There are some in the Legislature that believe that Utah should consider modifying taxes to capture the electric vehicles that do not pay gasoline taxes.  Although their impact is minimal compared to heavier vehicles they should help pay for road maintenance and infrastructure funding.  But that is like proposing that larger families should contribute more for their children’s education.  Children are our greatest resource and their education develops our resources and that benefits all Utahns.  Roads are like that.  Even those that do not pay for roads directly or through a gasoline tax, receive benefits that are important to all Utahns but they shouldn’t be expected to pay for them.  I do think that Senator Van Tassell’s proposal from a few years ago to raise gasoline taxes by 10 cents a gallon would have been better than the tax that did pass but that seems to be lacking in providing increased funding for road maintenance.  The Legislature is interested in increasing revenue for roads but should not be considering taxing the vehicles that have the smallest impact on roads.

SLCO DOES NOT NEED TO BUILD A CONVENTION HOTEL
  In case you missed it, the Ritchie Group is going to build a hotel with 271 rooms on 300 West next to the Salt Palace Convention Center.  The Ritchie group will also build 600 residential units and a grocery store in the complex.  The Ritchie Group also developed the area around Brickyard including the recent Element 31 apartment complex.  The project removes the need for the Salt Lake County convention hotel that Mayor McAdams has been trying to get approved by the County Council.  The hotel was approved by the Legislature with a performance tax credit but the County Mayor has not been able to provide enough of an incentive to have a developer commit to build it.  In addition, Salt Lake lost the biggest reason for the hotel, the Outdoor Retailers Show.  The project, if built, would also give hotels that have lower occupancy due to the competition, money from taxpayers.  The Ritchie Group project removes the need for a Salt Lake County convention hotel. 

UTA BUDGET GETS ONLY ONE COMMENT ON BUDGET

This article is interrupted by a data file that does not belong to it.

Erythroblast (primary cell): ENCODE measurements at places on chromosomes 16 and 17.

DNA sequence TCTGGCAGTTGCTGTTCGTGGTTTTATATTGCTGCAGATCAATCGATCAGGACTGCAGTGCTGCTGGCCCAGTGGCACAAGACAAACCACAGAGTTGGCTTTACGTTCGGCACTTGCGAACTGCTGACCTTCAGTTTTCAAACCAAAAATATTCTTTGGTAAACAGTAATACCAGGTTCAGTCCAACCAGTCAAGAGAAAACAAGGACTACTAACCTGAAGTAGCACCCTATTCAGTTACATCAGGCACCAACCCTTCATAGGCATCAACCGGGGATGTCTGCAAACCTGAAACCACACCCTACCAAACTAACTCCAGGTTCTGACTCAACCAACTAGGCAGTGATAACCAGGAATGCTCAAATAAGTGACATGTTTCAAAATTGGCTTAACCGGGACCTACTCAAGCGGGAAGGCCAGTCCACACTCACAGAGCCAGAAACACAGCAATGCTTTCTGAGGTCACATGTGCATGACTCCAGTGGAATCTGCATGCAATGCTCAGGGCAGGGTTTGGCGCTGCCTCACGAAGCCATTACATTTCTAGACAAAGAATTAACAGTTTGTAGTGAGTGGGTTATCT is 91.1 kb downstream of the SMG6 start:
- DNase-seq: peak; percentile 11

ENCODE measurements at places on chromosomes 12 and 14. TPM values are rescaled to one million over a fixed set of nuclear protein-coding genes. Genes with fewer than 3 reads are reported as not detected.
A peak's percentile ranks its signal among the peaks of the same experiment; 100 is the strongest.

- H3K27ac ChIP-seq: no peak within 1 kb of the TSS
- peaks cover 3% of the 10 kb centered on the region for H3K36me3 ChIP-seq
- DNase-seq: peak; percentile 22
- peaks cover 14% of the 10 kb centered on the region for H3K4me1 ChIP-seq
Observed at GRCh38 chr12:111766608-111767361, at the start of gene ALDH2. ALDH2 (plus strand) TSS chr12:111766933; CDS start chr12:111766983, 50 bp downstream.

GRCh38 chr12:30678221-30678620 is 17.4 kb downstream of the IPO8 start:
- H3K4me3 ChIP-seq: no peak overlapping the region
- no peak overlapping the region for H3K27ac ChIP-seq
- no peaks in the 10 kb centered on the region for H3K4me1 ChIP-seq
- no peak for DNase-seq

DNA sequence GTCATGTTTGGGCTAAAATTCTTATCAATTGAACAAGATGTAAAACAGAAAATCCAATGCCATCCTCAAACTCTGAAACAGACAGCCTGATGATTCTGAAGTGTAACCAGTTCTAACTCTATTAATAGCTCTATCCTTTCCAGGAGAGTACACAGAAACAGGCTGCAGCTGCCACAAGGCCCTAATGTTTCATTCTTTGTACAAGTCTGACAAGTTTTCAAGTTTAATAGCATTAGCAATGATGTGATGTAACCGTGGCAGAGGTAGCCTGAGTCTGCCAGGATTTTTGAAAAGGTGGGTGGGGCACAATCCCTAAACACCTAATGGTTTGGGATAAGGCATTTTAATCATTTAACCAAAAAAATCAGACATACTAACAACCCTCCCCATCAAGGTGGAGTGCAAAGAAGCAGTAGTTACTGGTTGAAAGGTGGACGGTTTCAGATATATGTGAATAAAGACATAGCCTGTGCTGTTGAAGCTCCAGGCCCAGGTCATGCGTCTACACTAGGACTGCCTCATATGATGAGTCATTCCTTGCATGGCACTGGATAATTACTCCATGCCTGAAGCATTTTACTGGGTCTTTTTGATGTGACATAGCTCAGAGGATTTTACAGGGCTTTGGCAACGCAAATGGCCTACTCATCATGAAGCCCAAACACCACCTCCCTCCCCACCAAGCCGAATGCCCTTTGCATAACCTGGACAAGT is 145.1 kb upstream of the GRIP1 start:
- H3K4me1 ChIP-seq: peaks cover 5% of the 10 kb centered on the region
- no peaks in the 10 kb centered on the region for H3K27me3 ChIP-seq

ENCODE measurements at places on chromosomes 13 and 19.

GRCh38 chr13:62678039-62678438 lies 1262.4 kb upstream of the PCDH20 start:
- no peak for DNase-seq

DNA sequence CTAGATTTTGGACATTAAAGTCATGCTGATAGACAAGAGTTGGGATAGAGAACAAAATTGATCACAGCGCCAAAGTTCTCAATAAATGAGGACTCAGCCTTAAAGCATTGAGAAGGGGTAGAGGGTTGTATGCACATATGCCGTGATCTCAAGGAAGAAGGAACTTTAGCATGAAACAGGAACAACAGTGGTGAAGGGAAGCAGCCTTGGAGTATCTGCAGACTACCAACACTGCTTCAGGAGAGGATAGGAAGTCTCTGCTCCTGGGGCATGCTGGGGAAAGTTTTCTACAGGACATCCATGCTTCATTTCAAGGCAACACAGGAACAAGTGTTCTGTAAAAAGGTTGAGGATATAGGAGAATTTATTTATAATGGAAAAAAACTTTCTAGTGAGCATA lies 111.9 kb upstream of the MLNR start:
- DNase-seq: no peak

Only one person spoke at the UTA public hearing on the 2018 budget proposal for UTA.  I submitted comments, and despite assurance that they would be considered, they were not acknowledged during the hearing.  When I tried to comment online, because I wanted to attend the Transportation Interim Legislative Committee that was meeting at the same time, I was not able to comment due to the budget not being listed on the Board Agenda items for comment.  UTA has a way to go to engage the public since only one comment got to the Board of Trustees.  I did directly contact several Trustees directly regarding the issue.  My comments, again, and UTA’s responses are:  Without a full budget (200+ pages), it is impossible to comment specifically.  UTA responded that they are working to provide more than a three page budget summary for public comment and hopefully, by next year’s budget, the public will have access to it.  I did receive the 200 page budget for this year, several months after the last budget hearing.  I expressed concern about the budget not specifically listing the $65 million bus garage (it is included in the full budget) and I am still against it (I called it the big ass garage several years ago.) since it will take money away from service expansion.  UTA confirmed that the bus garage is in the budget and will utilize some of the increased borrowing.  I also asked about maintenance on the hill of the Red line between 4th and 5th South.  I expressed concern that that maintenance should be planned.  UTA confirmed that the rail will be part of the maintenance planned for the next year.  I also expressed concern about the lack of eminent domain costs being listed.  The costs are part of the reason for the cost overruns of the Provo TRIP/BRT project.  UTA still has not appropriately settled the eminent domain issue of the Hamblin Furniture Company next to their headquarters that is planned to be a parking lot for the big bus garage.  There should be an explicit statement that interest payments will go up before more borrowing.  All increased borrowing should require that a significant portion of the increased borrowing be used for service increases so that taxpayers can see results immediately.  UTA will consider that idea.  And finally, I asked that the Airport TRAX project note that the project will cost less than $20 million.